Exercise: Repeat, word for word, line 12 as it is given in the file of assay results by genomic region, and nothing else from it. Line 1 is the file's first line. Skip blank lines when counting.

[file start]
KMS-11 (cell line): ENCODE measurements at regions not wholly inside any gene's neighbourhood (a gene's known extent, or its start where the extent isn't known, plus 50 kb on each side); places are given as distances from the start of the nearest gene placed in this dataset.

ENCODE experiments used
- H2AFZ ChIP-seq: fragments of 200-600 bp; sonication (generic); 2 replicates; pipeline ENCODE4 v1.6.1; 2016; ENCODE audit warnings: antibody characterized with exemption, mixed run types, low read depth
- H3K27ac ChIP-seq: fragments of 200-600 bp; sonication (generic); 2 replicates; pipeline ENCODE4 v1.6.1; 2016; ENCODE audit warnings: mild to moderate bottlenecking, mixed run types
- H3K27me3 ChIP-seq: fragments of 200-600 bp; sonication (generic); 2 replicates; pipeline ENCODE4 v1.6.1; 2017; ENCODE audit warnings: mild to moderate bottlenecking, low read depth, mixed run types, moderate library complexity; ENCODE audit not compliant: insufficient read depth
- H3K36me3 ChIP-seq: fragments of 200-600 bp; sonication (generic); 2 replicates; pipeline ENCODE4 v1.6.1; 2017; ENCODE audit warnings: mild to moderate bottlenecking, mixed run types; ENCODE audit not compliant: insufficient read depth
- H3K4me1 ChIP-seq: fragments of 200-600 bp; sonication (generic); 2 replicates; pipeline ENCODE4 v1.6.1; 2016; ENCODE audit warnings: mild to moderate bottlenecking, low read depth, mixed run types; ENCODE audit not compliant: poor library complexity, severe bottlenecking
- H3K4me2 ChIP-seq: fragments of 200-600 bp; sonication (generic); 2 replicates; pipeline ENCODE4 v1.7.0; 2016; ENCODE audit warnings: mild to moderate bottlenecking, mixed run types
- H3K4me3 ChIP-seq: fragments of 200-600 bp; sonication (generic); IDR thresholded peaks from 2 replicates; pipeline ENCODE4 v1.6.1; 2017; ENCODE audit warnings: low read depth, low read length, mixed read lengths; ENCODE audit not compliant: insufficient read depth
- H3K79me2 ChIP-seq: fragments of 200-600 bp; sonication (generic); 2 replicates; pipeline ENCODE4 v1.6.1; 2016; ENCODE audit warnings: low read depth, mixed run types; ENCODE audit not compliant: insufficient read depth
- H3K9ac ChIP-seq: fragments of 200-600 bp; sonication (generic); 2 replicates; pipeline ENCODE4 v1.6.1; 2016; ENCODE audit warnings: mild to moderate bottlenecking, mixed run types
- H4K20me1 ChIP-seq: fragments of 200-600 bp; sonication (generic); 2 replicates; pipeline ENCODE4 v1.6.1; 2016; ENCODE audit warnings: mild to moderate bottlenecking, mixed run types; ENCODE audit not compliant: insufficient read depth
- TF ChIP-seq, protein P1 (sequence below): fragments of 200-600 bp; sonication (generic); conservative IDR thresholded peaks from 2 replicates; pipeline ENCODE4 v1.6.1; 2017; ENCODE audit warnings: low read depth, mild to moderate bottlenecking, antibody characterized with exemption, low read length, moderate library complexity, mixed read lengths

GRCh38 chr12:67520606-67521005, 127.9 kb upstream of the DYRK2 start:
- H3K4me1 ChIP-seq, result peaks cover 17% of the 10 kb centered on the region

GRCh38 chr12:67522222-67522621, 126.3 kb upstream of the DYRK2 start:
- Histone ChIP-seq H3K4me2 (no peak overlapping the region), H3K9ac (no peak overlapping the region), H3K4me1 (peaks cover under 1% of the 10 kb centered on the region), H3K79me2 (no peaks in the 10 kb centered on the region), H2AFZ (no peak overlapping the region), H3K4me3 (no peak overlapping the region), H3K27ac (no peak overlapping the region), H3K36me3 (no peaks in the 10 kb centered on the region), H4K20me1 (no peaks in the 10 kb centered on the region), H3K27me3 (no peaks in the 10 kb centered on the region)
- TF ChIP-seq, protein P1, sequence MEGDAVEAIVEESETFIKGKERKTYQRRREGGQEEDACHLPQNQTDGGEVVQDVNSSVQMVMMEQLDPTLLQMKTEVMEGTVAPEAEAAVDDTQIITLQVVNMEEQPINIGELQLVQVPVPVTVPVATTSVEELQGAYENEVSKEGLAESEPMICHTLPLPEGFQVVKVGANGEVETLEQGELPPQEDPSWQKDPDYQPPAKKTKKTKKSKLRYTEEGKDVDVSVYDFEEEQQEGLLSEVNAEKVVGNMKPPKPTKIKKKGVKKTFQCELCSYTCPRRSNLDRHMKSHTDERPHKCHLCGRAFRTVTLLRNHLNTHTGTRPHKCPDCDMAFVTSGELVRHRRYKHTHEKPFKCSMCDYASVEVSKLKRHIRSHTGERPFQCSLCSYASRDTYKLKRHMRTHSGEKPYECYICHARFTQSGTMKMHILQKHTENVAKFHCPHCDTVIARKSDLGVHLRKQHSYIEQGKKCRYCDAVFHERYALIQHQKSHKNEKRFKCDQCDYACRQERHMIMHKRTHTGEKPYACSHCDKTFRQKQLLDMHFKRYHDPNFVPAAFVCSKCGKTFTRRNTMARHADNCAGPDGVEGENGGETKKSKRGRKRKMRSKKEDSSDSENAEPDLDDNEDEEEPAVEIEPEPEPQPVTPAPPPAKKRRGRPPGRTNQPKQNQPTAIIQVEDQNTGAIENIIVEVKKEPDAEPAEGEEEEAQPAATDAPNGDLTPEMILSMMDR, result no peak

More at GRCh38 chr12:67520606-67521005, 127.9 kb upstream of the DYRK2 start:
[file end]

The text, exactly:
- H4K20me1 ChIP-seq: fragments of 200-600 bp; sonication (generic); 2 replicates; pipeline ENCODE4 v1.6.1; 2016; ENCODE audit warnings: mild to moderate bottlenecking, mixed run types; ENCODE audit not compliant: insufficient read depth